Two years after launching with huge fanfare, vehicle subscription services have been proclaimed a failure, as consumer response has been lukewarm at best. Nonetheless, I predict automakers can innovate to create a subscription model that will help them grow revenue over time.
The reality is that getting subscription offerings right is difficult. Selling them means learning new skills and reengineering your lead-to-revenue infrastructure.
Consumers often see vehicle subscription offerings as nothing more than a reduction in lease time to 12 months, without any additional value. The critical innovation automakers must tackle is the value proposition — a shorter lease labeled as a subscription is not enough.
The hallmark of a subscription is that it’s a relatively low price point with huge flexibility — the ability to cancel easily, or preferably, upgrade, extend and buy more services.
Two things would make a subscription an actual subscription: First, the ability to change vehicles without negotiations and new contracts. Second, the ability to easily upgrade from a lower-priced vehicle to a higher-priced one, or vice versa. Consider tiered offerings — bronze, silver and gold packages, for example — with corresponding classes of vehicles and the ability to move easily among the tiers.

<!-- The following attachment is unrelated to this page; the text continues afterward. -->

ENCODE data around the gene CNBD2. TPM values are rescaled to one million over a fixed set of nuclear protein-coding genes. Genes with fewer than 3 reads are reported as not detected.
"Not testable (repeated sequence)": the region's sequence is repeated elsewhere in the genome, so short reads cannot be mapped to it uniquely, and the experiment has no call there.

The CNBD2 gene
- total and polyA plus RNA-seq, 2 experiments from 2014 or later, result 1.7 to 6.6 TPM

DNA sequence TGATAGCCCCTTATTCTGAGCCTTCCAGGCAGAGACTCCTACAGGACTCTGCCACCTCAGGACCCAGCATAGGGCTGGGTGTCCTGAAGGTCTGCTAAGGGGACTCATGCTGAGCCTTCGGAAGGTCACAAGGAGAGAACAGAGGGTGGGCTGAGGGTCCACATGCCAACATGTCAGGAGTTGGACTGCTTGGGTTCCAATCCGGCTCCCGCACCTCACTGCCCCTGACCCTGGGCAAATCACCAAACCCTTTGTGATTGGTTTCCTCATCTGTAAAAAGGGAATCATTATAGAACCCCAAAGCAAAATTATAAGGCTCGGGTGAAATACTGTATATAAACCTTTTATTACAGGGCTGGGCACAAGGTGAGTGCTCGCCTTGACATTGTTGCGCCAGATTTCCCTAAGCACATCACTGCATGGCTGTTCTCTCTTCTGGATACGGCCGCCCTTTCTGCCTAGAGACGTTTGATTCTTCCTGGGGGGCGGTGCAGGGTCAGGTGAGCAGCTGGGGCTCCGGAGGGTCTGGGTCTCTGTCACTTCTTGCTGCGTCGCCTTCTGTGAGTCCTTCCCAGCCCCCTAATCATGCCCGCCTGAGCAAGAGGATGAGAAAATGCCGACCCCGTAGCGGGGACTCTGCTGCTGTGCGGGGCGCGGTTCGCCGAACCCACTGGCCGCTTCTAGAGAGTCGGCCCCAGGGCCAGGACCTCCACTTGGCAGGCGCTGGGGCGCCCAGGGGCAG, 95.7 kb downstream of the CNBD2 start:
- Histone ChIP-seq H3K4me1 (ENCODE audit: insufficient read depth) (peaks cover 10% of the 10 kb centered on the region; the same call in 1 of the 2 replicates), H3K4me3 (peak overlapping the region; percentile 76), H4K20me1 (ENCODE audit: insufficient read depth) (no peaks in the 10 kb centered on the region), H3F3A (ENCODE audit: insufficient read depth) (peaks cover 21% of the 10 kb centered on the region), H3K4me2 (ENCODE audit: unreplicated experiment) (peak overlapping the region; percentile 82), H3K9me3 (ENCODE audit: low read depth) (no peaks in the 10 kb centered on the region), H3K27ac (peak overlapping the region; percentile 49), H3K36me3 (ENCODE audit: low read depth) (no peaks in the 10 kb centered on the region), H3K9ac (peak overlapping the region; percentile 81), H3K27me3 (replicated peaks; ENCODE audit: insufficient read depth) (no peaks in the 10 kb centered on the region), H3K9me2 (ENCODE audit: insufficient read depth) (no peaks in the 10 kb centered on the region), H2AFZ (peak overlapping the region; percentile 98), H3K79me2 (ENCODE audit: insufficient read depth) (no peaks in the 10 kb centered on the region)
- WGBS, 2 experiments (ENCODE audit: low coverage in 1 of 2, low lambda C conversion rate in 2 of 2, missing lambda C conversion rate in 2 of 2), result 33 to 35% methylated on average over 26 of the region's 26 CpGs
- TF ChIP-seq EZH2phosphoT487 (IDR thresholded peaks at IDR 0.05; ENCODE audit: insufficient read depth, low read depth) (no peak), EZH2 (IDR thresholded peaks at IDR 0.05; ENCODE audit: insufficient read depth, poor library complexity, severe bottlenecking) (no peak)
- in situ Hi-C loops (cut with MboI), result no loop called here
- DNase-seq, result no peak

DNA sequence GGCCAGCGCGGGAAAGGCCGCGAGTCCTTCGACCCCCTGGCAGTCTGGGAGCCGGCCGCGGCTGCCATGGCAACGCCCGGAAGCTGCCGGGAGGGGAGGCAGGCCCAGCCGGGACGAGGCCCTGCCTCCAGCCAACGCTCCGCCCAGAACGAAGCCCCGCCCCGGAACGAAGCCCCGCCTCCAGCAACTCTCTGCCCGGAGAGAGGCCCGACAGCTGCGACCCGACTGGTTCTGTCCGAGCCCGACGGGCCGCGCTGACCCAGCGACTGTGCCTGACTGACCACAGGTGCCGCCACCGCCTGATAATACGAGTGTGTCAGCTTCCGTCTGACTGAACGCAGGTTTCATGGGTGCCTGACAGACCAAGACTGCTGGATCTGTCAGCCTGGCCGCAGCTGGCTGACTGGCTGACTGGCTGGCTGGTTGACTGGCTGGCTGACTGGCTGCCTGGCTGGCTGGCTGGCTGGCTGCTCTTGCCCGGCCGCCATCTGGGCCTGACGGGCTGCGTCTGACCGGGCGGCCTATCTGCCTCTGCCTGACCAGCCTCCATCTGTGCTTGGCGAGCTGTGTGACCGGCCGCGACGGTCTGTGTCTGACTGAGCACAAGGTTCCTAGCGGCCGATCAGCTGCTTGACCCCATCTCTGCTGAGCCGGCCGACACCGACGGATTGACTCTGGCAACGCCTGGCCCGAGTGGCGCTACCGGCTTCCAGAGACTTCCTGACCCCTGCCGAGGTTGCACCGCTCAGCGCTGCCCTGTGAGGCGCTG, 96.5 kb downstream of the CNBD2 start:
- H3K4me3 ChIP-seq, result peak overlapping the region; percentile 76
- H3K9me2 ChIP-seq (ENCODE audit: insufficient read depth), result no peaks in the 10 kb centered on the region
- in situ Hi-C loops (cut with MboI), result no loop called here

For automakers and dealers, moving to subscriptions will require a great deal of transformation. They will need to think through new ways of working with customers, including major changes to communication, improving customer relationship management and enterprise resource planning software and they have to figure out how to manage the classic problem in auto finance: depreciation.
We know that when a customer drives off with a new vehicle, there is little effort spent on that customer until it’s time for servicing.
Often in traditional sales, customer relationship management and enterprise resource planning work in silos. There is a distinct hand-off of an order to finance, which manages the billing and production through enterprise resource planning. But in subscription sales, they have to be joined and communicating well with each other. That means makers and dealers probably will have to invest in new platforms and technologies that keep them close to their customer and increase the ease of buying and upgrading.
Finally, automakers face another huge challenge — depreciation. It will require a lot of work, but I’m bullish that there are ways to innovate sales, service, delivery and finance to create a program that minimizes the negative impact.
Ultimately, a subscription service that is flexible and frictionless will bring recurring revenue — and give consumers the value they expect. To get it right, companies have to think through the necessary changes.